MADISON TOWNSHIP - Thousands of local residents were left without water service on Friday following a catastrophic main line break just north of Yellow Creek in Madison Township.
Affected areas included Calcutta, Glenmoor, Shadyside, West Point, the Federal Correctional Institution in Elkton and even the state highway patrol post in Lisbon.
As of Friday evening, Buckeye Water District officials estimated that service could be restored to between 5,000 and 7,000 customers by Saturday morning. A boil advisory was issued along with the breakage announcement until further notice.
Personnel from Buckeye Water District worked to cut, remove and replace a 20-foot section of water line that was ruptured late Friday morning. Water had to be shut off following the breakage, with service expected to be restored this morning. (Photo by Richard Sberna)
According to BWD assistant manager Todd Brown, the breakage occurred at 10:30 a.m. Friday as workers from Madison Township were driving stakes into the ground along the north side of Township Line Road, marking the presence of an underground drain culvert pipe that is slated for replacement.
Brown says township workers did not observe the blue-capped Buckeye Water line marker poles, on both sides of Township Line Road at the Mick Road intersection. "It was a human mistake. It was an accident," he said.
At the intersection with Mick Road, one of those stakes was driven into the top of a 16-inch main delivery line running from the BWD treatment plant in Wellsville to the Calcutta area and points north. This opened a crack running the length of the 20-foot-long section of pipe, which runs parallel to Mick Road.
The breakage quickly drained a pair of 100,000-gallon water storage tanks - one on Campground Road, the other on Irish Ridge - before Buckeye workers were able to shut off all the service valves.
According to Brown, the process of actually cutting the cracked section of pipe, removing it and replacing it with a new section would only take a handful of hours. The much more involved, time-consuming process would come afterward, from refilling the long network of pipes with water.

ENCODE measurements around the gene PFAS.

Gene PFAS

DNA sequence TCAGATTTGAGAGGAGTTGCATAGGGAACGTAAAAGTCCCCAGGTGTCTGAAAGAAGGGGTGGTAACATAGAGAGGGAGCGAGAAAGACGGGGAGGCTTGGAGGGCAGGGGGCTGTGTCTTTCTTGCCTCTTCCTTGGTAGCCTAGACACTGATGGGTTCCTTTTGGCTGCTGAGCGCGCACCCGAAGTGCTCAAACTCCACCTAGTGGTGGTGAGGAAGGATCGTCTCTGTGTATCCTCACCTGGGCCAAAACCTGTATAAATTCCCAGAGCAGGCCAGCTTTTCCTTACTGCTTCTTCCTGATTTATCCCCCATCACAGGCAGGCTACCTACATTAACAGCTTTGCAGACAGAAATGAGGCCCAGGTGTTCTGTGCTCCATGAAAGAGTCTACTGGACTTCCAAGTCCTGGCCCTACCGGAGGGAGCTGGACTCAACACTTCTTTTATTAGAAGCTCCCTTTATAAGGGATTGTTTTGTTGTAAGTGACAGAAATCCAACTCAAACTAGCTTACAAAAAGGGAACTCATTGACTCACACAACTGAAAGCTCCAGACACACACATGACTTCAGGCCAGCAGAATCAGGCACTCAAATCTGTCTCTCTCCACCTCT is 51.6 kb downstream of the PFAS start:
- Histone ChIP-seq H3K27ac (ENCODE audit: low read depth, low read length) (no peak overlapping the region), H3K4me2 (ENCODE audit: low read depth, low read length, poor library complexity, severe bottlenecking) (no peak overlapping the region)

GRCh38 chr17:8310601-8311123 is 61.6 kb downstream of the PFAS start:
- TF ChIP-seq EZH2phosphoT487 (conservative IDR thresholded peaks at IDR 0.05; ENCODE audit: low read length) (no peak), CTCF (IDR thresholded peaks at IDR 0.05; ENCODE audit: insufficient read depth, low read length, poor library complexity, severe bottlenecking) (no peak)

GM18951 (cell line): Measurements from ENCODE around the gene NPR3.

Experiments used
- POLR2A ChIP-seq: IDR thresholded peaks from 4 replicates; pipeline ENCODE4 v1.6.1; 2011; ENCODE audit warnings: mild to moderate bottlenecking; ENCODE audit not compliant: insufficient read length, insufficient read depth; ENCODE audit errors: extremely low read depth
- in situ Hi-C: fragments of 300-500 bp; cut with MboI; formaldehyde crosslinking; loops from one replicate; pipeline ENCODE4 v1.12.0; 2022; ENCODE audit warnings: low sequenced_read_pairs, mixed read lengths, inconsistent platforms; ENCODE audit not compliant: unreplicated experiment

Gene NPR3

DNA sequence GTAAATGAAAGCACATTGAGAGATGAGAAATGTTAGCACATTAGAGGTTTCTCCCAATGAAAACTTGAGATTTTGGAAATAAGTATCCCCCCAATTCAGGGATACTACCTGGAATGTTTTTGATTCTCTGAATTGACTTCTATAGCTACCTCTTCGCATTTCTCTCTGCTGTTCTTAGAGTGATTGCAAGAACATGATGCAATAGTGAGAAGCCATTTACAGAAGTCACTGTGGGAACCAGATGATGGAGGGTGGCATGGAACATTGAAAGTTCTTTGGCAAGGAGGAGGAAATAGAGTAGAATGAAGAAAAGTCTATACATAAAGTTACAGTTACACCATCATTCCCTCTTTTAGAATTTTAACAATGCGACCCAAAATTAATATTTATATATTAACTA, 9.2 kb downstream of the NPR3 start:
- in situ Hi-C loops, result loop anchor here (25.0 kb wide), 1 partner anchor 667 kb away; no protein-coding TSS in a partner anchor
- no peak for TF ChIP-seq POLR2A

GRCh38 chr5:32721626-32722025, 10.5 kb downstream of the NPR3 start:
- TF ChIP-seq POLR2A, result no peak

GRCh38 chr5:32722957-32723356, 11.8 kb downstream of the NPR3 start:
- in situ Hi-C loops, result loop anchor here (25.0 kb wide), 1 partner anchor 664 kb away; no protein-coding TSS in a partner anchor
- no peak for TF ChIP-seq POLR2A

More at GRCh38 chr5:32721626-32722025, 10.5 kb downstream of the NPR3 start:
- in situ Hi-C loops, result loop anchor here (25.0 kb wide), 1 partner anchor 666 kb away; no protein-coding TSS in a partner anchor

"It will take hours and hours to fill the pipelines back up and repressurize the system, because it's such a large area that is depressurized now," he said.
Brown says the pipeline can't be refilled with water quickly because, having been cut open, the system becomes full of air. "That can cause you another leak if you fill it too fast," he said. Instead, the system would need to be bled of air, with BWD workers opening dozens of district fire hydrants, before water could begin flowing through the system again.
Though hundreds of families were affected by the water shutoff, it also caused disruption for many of the businesses located along state Route 170 in Calcutta, especially restaurants. Some fast-food establishments cut back to drive-through service only on Friday, but that option was not available to some restaurants, which had to close early.
One of those was the Bob Evans located on Dresden Avenue at state Route 170. Restaurant manager Mike Gurskey said they had to begin turning away customers at around 3:30 p.m. By that point, there was no longer sufficient water pressure to use the restaurant's toilets.
"When you don't have restrooms, you can't operate. That's the ultimate final straw," he said.
Whatever the restaurant's losses may have been for Friday, Gurskey was looking to make it up with the breakfast crowd on Saturday morning. "I'm hoping we have water by six," he said. "I've got my fingers crossed."